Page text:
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What is Loneliness

Loneliness corresponds to a discrepancy between an individual’s preferred and actual social relations (Peplau and Perlman, 1982; in Cacioppo et al., 2015). This discrepancy then leads to the negative experience of feeling alone and/or the distress of feeling socially isolated even when among friends.

In other words, you can feel alone with hundreds of Facebook friends if you expect thousands. You can feel alone even if surrounded by family and friends if you expect more or different.

Humans do not simply require the presence of others but the presence of significant others. People to trust and rely on. But most importantly, loneliness is a matter of perspective.

It has been suggested that loneliness can be experienced at three different levels:

1. The intimate space (the family or people in a living environment).
2. The social space (including friends and acquaintances), and
3. The public space (typically, people are anonymous space in this space).

Individuals can experience loneliness at different levels in these spaces. How do we address loneliness from a psychological point of view?

Psychological Therapy for Loneliness

Psychologists have tried a number of strategies to help individuals who feel lonely. Intuitively, these strategies make a lot of sense. Firstly, help individuals to get more friends. Yet, having a lot of friends is not a problem for most people in the age of social media. So clearly simply assisting individuals to get a lot of contacts, acquaintances and friends is not really addressing the core of the issue.

Another approach is skills training to assist people to develop new relationships and friendships if and when required. Clearly, social skills training can be very helpful in the context of autism. However, we have seen already that individuals can feel lonely in the presence of others so the skill to obtain new friends in itself is not addressing the problem.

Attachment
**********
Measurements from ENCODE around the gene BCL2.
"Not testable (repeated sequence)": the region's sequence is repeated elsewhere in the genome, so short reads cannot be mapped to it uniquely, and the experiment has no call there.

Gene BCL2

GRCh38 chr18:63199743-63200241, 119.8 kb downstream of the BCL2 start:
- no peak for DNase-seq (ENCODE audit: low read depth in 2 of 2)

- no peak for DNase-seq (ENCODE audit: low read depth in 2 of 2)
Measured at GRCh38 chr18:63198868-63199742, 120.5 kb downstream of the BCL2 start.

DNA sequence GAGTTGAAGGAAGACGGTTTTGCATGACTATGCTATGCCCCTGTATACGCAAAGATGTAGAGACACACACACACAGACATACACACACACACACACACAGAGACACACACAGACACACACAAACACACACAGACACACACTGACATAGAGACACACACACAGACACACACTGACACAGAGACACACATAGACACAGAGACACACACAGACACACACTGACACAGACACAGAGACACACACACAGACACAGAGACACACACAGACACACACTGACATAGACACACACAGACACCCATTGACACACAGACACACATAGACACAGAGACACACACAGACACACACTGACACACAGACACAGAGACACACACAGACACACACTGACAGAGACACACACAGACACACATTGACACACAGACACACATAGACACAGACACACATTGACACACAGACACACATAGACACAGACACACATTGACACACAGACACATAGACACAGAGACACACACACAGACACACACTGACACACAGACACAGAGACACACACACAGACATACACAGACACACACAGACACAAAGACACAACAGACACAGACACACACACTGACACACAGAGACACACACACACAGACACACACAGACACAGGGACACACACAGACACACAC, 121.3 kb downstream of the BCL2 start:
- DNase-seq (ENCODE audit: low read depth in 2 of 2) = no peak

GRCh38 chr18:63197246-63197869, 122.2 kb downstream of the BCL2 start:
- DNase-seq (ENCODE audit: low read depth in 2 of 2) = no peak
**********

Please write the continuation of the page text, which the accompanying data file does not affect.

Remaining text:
From the viewpoint of cognitive behaviour therapy, we must address maladaptive and unhelpful cognitions that result in the experience of loneliness. What are these conditions?

Nobody becomes or feels lonely voluntarily. The experience of loneliness typically includes the feeling of being on the fringe of a social network. A feeling of being isolated. Frequently, there's the experience of a process: Step by step the individual perceives isolation and loneliness as if moving from the centre of social relations to the edge. This experience often results in maladaptive thoughts and behaviours.

The perception of living on the edge of social networks frequently results in efforts to make new contacts and in high expectations for these new friendships. These new relationships have great importance due to the perceived isolation, any event that makes the development of these friendships more difficult, in particular early in the process, can be viewed as very negative. It can result in unhelpful thinking styles such as catastrophising and personalisation.

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Cacioppo, S., Grippo, A.J., London, S., Goossens, L., Cacioppo, J.T. (2015). Loneliness: Clinical Import and Interventions. Perspect Psychol Sci., 10(2): 238–249.